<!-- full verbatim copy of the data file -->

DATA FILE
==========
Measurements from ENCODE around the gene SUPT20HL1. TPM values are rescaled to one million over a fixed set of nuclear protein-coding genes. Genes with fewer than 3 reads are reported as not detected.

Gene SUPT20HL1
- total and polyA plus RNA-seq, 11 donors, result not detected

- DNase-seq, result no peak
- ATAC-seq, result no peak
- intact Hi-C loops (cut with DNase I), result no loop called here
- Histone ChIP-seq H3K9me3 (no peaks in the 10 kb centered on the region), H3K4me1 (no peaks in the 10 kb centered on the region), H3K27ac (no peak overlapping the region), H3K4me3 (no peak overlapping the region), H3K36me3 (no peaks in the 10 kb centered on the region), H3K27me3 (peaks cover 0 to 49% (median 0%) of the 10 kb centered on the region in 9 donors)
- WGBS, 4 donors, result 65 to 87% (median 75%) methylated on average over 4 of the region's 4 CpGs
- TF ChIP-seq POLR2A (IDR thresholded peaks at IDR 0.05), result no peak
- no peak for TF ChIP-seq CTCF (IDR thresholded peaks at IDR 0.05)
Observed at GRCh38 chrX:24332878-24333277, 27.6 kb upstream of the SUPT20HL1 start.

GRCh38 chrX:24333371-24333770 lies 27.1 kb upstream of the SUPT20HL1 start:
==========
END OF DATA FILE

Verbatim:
Measurements from ENCODE around the gene SUPT20HL1. TPM values are rescaled to one million over a fixed set of nuclear protein-coding genes. Genes with fewer than 3 reads are reported as not detected.

Gene SUPT20HL1
- total and polyA plus RNA-seq, 11 donors, result not detected

- DNase-seq, result no peak
- ATAC-seq, result no peak
- intact Hi-C loops (cut with DNase I), result no loop called here
- Histone ChIP-seq H3K9me3 (no peaks in the 10 kb centered on the region), H3K4me1 (no peaks in the 10 kb centered on the region), H3K27ac (no peak overlapping the region), H3K4me3 (no peak overlapping the region), H3K36me3 (no peaks in the 10 kb centered on the region), H3K27me3 (peaks cover 0 to 49% (median 0%) of the 10 kb centered on the region in 9 donors)
- WGBS, 4 donors, result 65 to 87% (median 75%) methylated on average over 4 of the region's 4 CpGs
- TF ChIP-seq POLR2A (IDR thresholded peaks at IDR 0.05), result no peak
- no peak for TF ChIP-seq CTCF (IDR thresholded peaks at IDR 0.05)
Observed at GRCh38 chrX:24332878-24333277, 27.6 kb upstream of the SUPT20HL1 start.

GRCh38 chrX:24333371-24333770 lies 27.1 kb upstream of the SUPT20HL1 start: